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40 Lessons in how to correctly play improvisations.

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It is a general principle that any voice may move along any chord-line; therefore, when the dominant seventh-chord is repeated, or merely sustained, the part taking the 7th may move freely.
The question then arises: is this movement to be up or down? If downwards, then the movement is unrestricted, since the interval of the seventh always has a downward tendency. If, however, the movement is upwards, the matter is different. The rise of the seventh is unnatural, therefore difficult and unlikely. When the seventh pro­gresses along its own chord-line it may move down as follows:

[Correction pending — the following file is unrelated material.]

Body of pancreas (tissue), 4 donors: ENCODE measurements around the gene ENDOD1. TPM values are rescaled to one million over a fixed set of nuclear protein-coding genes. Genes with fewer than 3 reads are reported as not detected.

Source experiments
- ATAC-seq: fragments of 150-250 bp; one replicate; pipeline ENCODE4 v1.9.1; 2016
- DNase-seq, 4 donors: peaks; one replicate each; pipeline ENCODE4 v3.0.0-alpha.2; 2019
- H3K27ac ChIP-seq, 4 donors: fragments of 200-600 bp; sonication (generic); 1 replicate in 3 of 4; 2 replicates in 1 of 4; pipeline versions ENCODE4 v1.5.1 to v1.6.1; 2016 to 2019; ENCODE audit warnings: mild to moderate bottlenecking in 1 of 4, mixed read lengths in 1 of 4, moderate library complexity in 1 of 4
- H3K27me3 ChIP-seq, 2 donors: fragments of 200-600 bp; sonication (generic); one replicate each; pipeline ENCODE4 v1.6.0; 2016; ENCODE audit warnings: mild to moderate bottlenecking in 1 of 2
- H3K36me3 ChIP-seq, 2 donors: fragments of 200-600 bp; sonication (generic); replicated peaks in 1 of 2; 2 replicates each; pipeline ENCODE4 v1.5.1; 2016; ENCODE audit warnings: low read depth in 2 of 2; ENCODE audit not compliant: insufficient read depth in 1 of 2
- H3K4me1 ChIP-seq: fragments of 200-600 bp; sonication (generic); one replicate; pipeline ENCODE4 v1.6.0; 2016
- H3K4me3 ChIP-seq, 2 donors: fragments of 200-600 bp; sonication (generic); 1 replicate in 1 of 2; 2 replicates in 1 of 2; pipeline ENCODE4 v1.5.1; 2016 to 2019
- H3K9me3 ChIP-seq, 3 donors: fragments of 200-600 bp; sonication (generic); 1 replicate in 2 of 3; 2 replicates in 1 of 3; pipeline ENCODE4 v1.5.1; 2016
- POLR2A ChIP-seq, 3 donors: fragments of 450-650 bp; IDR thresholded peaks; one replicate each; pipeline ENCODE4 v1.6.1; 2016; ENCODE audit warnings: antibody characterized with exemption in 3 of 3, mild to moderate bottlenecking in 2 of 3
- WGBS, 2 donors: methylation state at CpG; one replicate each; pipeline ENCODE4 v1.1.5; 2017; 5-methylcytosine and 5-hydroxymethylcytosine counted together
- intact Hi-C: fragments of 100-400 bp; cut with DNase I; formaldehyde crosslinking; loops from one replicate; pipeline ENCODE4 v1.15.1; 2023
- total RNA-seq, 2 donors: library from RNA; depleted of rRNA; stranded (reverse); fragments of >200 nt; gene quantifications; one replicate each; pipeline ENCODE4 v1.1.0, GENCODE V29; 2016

and proceed freely.
If it is taken upwards, it may only go one step, and must then return, e.g., 47
or if resolving,
This progression really comes logically under the head­ing of a neighbour, taken in the first case normally and in the second by elision.
When the seventh disappears from the part in which it is first heard it usually reappears in another voice. This may be either immediately, or at a short interval. In the following cases it does not reappear, but is resolved 'ornamentally.'
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E-Book - An Annotated Compendium of Old Time American Songs by James Alverson III